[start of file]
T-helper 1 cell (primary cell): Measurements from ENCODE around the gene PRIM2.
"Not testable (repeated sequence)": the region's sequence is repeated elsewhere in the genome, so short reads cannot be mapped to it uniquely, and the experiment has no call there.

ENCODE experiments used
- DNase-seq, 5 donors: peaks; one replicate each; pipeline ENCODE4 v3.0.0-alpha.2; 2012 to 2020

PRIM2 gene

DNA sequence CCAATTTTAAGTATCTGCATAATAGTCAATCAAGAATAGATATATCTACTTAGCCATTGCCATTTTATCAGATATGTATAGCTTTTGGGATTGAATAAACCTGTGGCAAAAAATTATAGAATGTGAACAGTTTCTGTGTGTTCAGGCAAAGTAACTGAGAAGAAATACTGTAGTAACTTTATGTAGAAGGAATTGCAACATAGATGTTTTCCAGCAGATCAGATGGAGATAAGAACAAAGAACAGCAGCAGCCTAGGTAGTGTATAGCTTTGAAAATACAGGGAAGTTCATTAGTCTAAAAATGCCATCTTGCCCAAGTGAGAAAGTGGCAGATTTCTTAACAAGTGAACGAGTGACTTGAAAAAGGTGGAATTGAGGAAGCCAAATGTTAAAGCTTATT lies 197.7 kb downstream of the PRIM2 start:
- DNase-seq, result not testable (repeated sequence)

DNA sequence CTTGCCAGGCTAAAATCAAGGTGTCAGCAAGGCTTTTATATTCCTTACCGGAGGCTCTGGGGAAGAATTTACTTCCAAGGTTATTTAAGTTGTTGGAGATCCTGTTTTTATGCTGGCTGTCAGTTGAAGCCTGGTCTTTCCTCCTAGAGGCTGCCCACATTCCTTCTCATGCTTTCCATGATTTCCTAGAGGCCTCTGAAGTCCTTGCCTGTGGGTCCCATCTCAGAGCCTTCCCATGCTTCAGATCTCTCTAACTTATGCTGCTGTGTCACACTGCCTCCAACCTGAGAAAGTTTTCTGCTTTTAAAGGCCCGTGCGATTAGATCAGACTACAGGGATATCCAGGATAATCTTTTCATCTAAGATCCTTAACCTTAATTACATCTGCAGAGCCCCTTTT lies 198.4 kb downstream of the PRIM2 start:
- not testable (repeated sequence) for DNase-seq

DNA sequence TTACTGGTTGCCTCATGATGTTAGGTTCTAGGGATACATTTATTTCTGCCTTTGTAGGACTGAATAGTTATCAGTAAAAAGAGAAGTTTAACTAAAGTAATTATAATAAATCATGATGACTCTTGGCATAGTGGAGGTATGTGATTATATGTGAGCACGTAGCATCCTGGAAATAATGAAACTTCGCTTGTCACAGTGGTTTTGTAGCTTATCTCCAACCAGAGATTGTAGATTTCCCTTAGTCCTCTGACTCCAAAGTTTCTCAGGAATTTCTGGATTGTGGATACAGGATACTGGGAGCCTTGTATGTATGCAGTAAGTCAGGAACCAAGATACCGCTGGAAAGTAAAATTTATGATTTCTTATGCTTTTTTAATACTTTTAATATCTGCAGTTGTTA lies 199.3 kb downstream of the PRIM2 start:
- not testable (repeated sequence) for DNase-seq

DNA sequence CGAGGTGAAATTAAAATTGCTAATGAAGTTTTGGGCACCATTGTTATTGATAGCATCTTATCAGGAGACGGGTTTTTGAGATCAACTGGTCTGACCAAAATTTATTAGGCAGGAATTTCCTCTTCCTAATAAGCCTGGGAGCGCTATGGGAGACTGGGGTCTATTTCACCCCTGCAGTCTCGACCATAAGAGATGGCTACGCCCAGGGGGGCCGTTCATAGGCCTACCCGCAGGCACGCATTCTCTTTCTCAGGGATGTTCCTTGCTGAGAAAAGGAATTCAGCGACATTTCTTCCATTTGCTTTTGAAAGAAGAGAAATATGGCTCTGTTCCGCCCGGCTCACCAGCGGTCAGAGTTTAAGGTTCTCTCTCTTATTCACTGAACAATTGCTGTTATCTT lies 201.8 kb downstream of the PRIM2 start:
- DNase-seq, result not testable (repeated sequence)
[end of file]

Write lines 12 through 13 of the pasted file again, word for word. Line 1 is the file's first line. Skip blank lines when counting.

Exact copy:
DNA sequence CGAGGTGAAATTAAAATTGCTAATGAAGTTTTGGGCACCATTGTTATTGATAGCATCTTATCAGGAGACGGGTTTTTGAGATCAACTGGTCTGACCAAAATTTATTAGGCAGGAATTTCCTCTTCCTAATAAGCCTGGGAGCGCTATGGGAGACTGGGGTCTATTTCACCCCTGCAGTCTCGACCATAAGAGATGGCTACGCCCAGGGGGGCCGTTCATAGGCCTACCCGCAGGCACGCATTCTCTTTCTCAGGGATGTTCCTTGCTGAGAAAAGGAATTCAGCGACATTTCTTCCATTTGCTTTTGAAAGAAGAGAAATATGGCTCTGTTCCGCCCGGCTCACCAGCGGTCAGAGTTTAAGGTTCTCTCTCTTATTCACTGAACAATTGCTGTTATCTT lies 201.8 kb downstream of the PRIM2 start:
- DNase-seq, result not testable (repeated sequence)